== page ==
For those planning to have kids, pause for a moment to really take in your home as it looks now. Sweep a glance across your living room, taking in each of your carefully selected, carefully coordinated decorative touches. That Pier 1 potpourri pot, those Kate Spade frames you got off your bridal registry, those various candles about which your husband constantly complains because you won’t let him light them.
Take in your uncluttered kitchen, the counters serving their intended purposes of storing well-used small appliances and serving as space for food prep. (OK, uncluttered may have been a bit of a stretch in my pre-kids house, but work with me here.) Enjoy your quiet moments in your recently renovated bathroom, with those granite-topped, glass-doored vanities you were so proud to discover on clearance and that new storage unit in the center of the room with the Asian-themed knick knacks.
Walk casually and capriciously across your empty hardwood floors, marveling at how shiny they still look even a few years after having them redone. Enjoy the newly painted white trim around your doorways and flooring.
Take it all in. Cherish it. Commit it to memory. Because soon, your home as you know it will soon be just that – a warm memory. The decorations and knick knacks will be gathering dust in boxes in your closet, those vanities will be chained up with various pieces of plastic that even you struggle to open, and the endless onslaught of cars and push toys will quickly weather all wood in the house.
Once the baby (or in our case, babies) comes, your whole world will change, including your physical one. Over the last 19-plus months, our house has essentially been in a state of constant evolution, or devolution, depending on how you look at it.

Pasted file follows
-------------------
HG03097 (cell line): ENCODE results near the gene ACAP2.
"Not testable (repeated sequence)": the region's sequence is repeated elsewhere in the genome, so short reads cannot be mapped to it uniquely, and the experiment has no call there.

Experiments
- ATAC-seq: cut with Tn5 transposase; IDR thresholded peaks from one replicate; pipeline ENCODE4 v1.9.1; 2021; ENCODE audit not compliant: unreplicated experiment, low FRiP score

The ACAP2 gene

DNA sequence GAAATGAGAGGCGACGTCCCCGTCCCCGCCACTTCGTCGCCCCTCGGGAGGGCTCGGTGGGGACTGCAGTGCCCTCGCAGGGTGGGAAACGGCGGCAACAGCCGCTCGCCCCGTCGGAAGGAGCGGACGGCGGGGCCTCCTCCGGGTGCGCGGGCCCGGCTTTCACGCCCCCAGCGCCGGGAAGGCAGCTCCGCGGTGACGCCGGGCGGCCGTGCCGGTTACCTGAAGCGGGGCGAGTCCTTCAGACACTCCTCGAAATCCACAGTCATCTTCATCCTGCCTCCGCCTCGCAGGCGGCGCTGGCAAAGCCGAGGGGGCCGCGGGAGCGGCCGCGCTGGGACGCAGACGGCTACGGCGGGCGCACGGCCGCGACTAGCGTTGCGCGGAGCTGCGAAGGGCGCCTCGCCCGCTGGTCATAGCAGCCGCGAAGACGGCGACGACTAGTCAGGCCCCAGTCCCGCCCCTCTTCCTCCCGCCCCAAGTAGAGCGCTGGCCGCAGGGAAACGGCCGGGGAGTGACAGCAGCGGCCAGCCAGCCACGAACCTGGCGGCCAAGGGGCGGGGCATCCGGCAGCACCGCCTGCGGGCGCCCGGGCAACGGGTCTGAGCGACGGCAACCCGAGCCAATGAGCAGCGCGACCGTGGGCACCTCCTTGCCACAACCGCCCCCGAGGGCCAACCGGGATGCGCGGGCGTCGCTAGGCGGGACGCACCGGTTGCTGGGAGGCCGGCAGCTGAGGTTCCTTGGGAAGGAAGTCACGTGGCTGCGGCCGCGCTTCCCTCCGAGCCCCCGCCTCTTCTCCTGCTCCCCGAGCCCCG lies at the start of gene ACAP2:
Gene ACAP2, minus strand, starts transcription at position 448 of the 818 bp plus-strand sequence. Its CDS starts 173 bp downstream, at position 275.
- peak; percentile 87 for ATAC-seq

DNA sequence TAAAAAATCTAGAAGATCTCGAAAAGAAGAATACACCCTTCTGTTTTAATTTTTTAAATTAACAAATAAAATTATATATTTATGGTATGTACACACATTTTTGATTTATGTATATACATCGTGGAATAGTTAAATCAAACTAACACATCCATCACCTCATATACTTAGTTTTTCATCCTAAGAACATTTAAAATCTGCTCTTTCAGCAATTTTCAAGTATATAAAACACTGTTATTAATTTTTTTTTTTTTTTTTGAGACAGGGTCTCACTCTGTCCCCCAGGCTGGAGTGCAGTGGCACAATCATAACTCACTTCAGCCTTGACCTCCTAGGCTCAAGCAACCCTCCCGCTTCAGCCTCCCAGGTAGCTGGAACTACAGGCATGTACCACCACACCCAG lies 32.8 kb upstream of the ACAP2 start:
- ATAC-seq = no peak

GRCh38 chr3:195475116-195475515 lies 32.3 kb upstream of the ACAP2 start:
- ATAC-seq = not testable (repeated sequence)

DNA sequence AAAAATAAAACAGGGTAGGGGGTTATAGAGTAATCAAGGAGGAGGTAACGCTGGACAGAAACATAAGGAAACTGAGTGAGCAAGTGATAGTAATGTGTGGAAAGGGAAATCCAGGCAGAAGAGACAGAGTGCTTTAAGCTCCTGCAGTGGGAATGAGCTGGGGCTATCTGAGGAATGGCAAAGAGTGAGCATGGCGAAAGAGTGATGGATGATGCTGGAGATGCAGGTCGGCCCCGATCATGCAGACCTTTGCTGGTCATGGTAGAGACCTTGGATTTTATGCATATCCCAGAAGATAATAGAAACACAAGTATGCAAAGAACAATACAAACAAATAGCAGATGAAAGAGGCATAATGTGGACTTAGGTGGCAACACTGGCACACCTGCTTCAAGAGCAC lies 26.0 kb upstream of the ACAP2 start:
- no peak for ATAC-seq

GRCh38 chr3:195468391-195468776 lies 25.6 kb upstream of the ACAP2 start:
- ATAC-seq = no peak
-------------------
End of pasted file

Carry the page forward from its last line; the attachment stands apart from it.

It began with shifts in our kitchen and living room. Our counters were invaded by an entire colony of feeding apparatus that seemed to breed and multiply as the months wore on. A migratory breast pump took up residence in various nooks throughout the house. The freezer shunned frozen veggies in favor of frozen bags of breast milk. The stove became a forgotten, neglected entity, thrown over for the ease of the microwave and take-out food.
The couches, once lazy lounge areas, became supreme multi-taskers. Changing areas, Boppy-centrals, nap spots, you name it. For the first few months, they were even our beds, as the boys weren’t too keen on sleeping anywhere but Mommy’s and Daddy’s chests. Their appearance seemed to morph as well, as they tended to be shrouded in blankets thick and thin, sleepsacks, spare clothes, diapers, pillows, and the like, items that we would have taken time to put away more frequently if we could have only slept for more than 90 minutes at a time.
As the boys began to become more alert, the alterations spread to the basement, the rec area appropriated for playroom No. 1. The ping pong table was relegated to the garage, replaced with the Superstar Step N’ Play Piano and a couple of Jumperoos.
But all of this was, pun intended, child’s play. Once they became mobile, the house began to change at breakneck speed. Take two very active, very curious boys, and you take babyproofing to a whole new level. I am truly starting to think I should start a new business in which I take my wild men to the homes of new and/or prospective parents and let them loose to help demonstrate everything in their houses that needs babyproofing. For example, I’d never thought I’d have to worry about floor vents until Dimples kept pulling them out at a girlfriend’s house.
Now, don’t get me wrong. You may be one of the lucky ones who barely needs to mention the word babyproofing. Every time I visit my niece (22 months) and nephew (almost 4), I make a mental catalogue of everything that would never, could never exist in our house, at least not anymore: the mini-wine rack, the entertainment center with open access, the kitchen cabinets that have nary a latch, which never ceases to thrill the boys.
But for all of those like my niece, I’ve heard far more stories about those like my boys, and some much more creative and frightening. My favorite remains the twins tale from one of the nurses at our pediatrician’s office: in the few moments she took to go to the bathroom, they managed to climb up to and hang from a lighting fixture.
For us, babyproofing has become a series of Macgyver-esque challenges, requiring strange and inventive solutions. To that end, I thought I’d share some of what we’ve learned and what’s worked for us in hopes that it might help others.